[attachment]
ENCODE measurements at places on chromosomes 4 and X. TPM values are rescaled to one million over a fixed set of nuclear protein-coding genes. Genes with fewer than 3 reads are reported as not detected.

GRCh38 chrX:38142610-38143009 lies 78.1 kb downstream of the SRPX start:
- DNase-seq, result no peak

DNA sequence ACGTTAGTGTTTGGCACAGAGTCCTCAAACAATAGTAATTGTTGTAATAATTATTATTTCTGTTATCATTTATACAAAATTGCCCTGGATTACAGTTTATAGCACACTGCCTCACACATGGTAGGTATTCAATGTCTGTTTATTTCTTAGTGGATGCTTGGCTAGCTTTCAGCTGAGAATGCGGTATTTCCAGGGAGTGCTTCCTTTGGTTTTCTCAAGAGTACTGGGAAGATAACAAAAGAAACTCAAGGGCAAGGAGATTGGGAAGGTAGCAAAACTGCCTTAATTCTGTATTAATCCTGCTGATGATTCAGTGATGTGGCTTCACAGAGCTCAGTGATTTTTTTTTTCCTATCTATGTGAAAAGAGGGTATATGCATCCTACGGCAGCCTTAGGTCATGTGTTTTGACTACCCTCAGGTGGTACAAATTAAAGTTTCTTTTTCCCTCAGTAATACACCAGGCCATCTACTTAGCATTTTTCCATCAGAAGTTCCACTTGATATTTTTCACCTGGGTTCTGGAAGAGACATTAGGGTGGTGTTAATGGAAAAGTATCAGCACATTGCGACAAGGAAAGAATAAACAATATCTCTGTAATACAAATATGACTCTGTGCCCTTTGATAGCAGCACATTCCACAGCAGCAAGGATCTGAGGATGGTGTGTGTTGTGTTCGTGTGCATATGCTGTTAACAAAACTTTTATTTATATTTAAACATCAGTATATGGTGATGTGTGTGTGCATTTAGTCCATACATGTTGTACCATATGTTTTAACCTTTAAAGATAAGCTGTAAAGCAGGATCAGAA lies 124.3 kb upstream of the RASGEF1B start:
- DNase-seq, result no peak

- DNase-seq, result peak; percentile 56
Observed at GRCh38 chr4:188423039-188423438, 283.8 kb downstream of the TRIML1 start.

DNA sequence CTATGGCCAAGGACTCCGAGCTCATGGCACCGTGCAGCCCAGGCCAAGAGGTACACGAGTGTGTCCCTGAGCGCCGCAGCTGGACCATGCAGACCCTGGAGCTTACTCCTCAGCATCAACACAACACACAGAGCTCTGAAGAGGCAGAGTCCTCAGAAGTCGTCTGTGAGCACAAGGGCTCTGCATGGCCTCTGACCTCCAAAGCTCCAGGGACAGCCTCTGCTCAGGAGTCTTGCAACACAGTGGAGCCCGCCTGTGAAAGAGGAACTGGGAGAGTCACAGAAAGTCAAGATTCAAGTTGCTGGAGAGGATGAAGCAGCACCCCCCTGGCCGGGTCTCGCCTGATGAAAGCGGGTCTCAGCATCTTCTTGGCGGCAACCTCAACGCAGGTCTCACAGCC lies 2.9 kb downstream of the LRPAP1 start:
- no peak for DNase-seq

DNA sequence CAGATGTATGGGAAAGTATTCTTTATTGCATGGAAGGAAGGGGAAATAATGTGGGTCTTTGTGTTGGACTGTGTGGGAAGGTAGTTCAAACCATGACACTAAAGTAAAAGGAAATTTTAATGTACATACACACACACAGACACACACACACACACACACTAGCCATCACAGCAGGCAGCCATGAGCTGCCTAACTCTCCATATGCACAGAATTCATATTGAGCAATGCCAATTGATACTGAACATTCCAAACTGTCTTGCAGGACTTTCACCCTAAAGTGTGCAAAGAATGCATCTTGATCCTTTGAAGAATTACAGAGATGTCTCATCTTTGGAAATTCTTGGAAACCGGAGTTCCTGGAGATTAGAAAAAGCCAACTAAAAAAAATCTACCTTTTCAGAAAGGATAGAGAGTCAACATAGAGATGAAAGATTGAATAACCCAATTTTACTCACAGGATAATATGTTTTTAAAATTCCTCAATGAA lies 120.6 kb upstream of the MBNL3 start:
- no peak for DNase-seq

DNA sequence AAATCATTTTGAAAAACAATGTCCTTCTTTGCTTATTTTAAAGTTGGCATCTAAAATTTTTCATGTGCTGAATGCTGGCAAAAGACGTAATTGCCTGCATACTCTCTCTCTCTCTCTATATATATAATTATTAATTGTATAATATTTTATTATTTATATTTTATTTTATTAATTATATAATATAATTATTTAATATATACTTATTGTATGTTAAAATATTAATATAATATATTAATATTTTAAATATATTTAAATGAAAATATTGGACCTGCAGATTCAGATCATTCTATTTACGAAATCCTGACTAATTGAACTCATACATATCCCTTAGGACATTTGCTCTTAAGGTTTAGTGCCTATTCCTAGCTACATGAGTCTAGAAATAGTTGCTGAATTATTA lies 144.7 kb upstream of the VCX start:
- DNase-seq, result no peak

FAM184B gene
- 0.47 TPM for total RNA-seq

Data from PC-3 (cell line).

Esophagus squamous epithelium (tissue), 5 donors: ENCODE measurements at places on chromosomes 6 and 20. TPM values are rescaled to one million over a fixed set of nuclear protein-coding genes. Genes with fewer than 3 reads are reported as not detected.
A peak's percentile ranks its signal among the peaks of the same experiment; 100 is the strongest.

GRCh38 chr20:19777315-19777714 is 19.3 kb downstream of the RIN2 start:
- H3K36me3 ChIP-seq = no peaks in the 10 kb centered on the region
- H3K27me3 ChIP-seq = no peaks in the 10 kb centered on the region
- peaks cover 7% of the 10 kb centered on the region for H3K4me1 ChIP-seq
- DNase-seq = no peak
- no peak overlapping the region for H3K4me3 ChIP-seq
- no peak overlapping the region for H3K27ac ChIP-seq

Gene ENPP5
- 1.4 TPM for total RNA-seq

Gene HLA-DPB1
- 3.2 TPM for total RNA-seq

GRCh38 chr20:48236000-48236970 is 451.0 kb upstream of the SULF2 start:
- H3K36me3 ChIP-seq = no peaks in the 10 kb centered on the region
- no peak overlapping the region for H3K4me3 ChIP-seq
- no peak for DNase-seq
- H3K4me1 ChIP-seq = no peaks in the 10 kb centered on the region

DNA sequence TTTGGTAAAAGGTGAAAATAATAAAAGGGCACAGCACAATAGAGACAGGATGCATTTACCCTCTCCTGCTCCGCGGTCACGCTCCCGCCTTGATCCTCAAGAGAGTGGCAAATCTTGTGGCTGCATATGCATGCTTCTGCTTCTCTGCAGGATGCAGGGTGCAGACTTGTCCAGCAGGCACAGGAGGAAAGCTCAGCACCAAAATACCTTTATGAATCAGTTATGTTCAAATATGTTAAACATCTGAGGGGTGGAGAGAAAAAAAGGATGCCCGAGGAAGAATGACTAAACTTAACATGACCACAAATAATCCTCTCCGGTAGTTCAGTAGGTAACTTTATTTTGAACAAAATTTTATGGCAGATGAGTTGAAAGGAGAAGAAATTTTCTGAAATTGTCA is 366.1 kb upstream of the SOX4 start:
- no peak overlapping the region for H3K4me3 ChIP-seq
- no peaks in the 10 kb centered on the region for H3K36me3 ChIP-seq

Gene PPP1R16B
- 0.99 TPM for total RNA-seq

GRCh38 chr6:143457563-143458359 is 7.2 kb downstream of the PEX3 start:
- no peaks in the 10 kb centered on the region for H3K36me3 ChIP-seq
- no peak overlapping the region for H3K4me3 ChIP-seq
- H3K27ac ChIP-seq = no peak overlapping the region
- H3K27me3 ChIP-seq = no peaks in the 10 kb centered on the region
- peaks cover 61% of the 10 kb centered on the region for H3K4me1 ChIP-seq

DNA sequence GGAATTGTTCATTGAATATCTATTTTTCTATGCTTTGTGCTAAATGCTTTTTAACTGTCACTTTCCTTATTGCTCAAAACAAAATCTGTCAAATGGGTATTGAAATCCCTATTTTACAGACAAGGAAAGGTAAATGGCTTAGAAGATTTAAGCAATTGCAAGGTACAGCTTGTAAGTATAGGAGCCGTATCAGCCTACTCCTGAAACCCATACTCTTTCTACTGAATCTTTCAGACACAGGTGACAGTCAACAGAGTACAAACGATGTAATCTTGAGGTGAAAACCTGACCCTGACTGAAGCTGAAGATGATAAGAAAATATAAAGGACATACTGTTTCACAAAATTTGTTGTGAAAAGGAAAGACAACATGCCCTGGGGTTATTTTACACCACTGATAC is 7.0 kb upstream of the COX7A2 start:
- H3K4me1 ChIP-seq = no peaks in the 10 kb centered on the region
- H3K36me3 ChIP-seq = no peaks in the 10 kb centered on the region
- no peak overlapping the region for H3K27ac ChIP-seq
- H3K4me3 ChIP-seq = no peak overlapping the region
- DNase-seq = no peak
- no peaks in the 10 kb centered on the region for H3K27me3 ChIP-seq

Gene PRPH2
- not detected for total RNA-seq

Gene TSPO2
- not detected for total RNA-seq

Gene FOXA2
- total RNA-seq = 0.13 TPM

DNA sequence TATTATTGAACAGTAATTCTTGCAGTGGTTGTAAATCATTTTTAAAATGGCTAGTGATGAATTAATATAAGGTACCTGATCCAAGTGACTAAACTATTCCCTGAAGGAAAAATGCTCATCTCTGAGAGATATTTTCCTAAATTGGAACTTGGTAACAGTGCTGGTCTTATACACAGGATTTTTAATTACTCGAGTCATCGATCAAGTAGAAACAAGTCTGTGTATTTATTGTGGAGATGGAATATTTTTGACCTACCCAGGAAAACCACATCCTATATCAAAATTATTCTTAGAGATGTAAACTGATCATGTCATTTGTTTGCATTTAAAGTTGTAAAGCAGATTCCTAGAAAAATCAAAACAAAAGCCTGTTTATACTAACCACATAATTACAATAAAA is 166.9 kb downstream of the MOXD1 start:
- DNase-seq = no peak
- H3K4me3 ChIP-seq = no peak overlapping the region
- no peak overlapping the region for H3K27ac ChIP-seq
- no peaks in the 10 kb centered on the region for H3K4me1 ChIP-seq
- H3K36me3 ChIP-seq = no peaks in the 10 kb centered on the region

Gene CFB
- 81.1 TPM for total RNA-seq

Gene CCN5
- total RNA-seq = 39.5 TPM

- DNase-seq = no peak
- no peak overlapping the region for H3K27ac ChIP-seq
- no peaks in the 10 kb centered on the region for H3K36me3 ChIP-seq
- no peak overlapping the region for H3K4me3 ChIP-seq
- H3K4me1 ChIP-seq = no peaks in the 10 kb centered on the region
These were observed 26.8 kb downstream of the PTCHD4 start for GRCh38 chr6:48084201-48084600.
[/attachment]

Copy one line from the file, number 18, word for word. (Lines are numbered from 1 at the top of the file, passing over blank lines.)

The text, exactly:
A peak's percentile ranks its signal among the peaks of the same experiment; 100 is the strongest.